How to Kindle a DIY publishing business

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feature-sean-roach-thumbUS entrepreneur Sean Roach admits he is not the world’s best writer, but he has managed to make a career out of publishing books via online platforms such as Amazon and its eReader, Kindle.

 

Roach is in Australia as part of his consultancy business, which advises budding entrepreneurs how to establish themselves as self-published literary moguls.

 

Taking on the publishing giants in such a way seems an unlikely way to generate sales, but Roach insists that even up-and-running small businesses can turn their hand to eBooks.

 

StartupSmart spoke to Roach to find out if self-publishing is viable for ambitious business owners rather than just frustrated amateur novelists.

 

 

What first got you into the self-publishing area?

 

I wrote Get Off Your Duff and Make Your Own Cheese as a kind of take off of Who Moved My Cheese? [Dr Spencer Johnson’s 1998 bestseller on change management]

 

It’s about how you have to realise that change is happening and react to it. I had a meeting with a New York publisher that offered to do me the honour of publishing and distributing my book, in return for me doing all of the marketing and PR.

 

They’d then take a big chunk of money. Typically, for a $20 book, the author will make 80 cents to $2.

 

Authors are completely dependent on publishers, but they don’t know their numbers or what they are saying is true. A lot of authors don’t get paid on time and then the publisher can go bust and you don’t get paid at all.

 

This publisher then told me that they wanted to change parts of the book. They wanted ants, rather than rats, on the cover of it.

 

This was ridiculous, as ants aren’t the kind of creature that will just get up and start-up on their own. If I was doing a book about unions or something, I’d choose ants. But rats fit in with the theme of the book.

 

So I got up and left.

 

 

So what do you do next?

 

I tried working with a company that helped you self-publish, but even that was a disaster. I eventually went with another publisher, and the book came out in 2009 and sold tonnes.

 

The book has sold 200,000 copies and I haven’t seen a royalty cheque from it yet. The publisher treats me like a dog.

 

I should’ve done it by myself.

 

 

Why didn’t you do that to start with?

 

Well, the book doesn’t rely heavily on retail sales – there are lots of bulk orders to places such as SouthWest Airlines or IBM. Back in 2008, a site like GoDaddy wouldn’t have purchased a Kindle eBook, either.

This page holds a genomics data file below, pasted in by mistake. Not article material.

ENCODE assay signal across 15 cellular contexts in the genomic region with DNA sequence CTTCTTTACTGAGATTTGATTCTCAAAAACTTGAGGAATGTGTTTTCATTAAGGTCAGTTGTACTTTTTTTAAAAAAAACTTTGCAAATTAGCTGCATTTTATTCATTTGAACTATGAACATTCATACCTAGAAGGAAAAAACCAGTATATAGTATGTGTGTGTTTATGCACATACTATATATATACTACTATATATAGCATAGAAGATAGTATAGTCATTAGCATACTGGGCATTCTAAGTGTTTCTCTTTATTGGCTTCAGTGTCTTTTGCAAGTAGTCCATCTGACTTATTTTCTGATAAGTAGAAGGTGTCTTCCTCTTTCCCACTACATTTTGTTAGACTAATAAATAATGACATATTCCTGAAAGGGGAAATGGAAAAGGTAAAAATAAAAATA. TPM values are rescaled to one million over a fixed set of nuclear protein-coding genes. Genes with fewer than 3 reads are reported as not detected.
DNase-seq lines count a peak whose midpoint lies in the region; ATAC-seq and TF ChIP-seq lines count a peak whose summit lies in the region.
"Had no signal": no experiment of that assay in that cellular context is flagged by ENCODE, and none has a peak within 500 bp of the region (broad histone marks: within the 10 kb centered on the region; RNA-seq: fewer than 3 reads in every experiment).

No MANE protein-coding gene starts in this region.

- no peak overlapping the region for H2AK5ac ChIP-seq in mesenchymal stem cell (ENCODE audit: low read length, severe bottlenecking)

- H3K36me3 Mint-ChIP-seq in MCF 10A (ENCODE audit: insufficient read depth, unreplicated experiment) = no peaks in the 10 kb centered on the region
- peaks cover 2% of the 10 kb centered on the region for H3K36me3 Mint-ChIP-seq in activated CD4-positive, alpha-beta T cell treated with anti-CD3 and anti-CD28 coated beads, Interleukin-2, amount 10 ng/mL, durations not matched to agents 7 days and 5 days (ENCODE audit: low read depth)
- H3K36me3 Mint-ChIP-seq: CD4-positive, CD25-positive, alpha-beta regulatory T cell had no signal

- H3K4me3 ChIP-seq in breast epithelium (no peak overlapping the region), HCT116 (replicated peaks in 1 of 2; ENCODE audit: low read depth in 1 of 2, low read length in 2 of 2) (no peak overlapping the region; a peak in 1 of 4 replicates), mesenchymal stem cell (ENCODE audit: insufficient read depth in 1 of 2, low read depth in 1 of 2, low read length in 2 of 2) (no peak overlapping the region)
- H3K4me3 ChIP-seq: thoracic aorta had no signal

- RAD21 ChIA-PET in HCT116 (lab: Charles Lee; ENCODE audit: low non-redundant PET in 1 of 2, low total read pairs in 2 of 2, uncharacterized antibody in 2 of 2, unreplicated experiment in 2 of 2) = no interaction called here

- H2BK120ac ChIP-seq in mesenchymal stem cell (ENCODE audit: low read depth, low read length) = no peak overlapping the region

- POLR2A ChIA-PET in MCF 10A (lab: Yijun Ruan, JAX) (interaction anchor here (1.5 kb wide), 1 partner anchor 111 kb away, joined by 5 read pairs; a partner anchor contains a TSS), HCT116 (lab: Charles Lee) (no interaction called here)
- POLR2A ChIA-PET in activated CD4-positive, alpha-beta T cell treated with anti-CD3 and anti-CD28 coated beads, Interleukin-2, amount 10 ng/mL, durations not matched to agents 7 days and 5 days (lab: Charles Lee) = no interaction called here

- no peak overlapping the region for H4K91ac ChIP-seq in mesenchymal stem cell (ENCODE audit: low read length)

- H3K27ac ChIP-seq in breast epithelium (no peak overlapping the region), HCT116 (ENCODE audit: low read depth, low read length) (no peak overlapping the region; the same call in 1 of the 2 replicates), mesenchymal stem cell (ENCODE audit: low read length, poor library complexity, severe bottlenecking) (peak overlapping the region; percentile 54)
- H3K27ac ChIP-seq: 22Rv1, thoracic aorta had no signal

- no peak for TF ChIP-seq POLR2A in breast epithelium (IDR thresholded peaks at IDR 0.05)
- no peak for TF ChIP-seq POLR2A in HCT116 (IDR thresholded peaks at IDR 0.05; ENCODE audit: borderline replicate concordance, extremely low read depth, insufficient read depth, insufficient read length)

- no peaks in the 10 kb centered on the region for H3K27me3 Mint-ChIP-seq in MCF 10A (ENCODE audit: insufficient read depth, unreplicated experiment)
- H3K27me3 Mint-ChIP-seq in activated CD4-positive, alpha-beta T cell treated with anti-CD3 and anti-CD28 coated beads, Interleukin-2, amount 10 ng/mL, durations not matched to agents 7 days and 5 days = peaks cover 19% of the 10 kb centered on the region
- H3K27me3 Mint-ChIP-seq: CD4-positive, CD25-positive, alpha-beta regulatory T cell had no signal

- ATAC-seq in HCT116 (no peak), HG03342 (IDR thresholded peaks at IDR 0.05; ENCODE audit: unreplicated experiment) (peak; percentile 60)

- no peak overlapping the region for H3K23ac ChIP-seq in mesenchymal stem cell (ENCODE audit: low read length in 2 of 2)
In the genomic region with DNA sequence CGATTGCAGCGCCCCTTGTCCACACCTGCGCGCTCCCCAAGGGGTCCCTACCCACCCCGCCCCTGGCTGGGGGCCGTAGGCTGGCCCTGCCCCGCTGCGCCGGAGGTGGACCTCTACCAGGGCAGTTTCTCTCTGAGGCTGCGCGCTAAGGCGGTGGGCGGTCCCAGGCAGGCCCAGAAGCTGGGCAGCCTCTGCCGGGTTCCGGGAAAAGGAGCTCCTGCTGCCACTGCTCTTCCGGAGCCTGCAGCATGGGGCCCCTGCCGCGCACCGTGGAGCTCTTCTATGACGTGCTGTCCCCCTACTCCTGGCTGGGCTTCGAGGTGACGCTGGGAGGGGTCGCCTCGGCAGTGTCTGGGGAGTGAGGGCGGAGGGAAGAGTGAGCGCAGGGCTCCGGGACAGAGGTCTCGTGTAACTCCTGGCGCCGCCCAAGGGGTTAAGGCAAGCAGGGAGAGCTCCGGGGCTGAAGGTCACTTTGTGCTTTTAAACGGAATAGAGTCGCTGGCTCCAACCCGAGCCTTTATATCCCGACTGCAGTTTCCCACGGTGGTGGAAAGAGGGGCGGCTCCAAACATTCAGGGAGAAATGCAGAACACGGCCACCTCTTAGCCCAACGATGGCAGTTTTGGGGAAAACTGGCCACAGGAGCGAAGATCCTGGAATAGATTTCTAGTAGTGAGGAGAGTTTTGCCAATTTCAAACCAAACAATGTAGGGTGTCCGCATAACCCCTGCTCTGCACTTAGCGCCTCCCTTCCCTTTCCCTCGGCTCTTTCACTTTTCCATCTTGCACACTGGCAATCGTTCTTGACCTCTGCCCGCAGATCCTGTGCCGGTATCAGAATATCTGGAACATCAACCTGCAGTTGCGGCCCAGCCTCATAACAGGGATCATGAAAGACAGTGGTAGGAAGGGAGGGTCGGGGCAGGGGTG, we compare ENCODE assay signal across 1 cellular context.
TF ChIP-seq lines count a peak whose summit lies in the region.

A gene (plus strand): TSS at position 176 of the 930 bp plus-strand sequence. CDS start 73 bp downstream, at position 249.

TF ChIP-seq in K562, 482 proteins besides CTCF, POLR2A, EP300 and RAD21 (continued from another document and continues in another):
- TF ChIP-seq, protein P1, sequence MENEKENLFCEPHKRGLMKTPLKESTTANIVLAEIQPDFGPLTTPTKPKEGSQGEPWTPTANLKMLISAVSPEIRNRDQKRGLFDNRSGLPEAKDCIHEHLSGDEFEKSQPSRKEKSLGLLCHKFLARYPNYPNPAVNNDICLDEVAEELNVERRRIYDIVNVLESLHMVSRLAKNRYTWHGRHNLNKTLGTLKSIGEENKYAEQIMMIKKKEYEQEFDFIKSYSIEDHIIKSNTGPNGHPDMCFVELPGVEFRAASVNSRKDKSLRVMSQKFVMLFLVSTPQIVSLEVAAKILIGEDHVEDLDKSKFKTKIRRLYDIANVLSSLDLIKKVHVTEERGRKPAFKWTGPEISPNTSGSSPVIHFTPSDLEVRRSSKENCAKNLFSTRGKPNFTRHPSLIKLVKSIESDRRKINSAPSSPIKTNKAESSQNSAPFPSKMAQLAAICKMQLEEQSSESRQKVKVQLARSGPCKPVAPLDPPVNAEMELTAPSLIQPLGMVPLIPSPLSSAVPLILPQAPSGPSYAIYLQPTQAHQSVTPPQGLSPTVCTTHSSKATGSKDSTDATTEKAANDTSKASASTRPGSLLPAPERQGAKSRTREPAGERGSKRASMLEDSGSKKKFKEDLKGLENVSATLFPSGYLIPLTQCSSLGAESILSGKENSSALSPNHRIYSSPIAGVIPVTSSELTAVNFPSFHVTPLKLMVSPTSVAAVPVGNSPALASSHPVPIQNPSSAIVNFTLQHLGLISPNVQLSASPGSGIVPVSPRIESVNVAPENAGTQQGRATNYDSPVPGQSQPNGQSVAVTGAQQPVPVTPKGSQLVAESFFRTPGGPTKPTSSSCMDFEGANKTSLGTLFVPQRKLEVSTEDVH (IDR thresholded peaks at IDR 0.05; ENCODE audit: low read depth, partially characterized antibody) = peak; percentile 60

But the beauty of it now is that Amazon has created a whole point on demand space that gives you complete control. And there’s iBooks on Apple and other platforms now, too.

 

Right now, if I want to make 15 changes to my printed book, I’d be charged thousands of dollars. With a Kindle book, I can literally go in and make changes within minutes and no-one at the user end realises.

 

 

Isn’t this option only open to a small niche of entrepreneurs? Specifically, the ones who can write?

 

It can make money for businesses that don’t do much in the way of internet marketing, or even have a website.

 

Amazon does 80% of the heavy lifting – you’re dealing with the world’s fourth largest search engine here. Same with iBooks – Apple has the reach that you can take advantage of.

 

You could be a tradie and come out with a book. Even if you can’t write, you could get it ghost written for $300 to $500, or just record what you want to write and have it transcribed.

 

This can make you money and also gives you the status of being a bestselling author – Amazon, for example, has top 100 bestseller lists across all kinds of areas. So you’re a tradie, or chiropractor or whatever, and a bestselling author. It’s good for your business.

 

 

Doesn’t that muddy the waters with your existing business?

 

It’s a good point. One popular niche is cooking – I love cooking but I don’t know too much about it. I’ve got it ghost written and sell it under a pen name.

 

I know of someone who wanted to write a cookery book under the same name that he’d used for five fiction titles. Readers become a bit wary or confused if they see you’re jumping from one genre to another.

 

He used a pen name and his sales rocketed. It’s just like Mark Twain did with his pen name – it’s not new.

 

 

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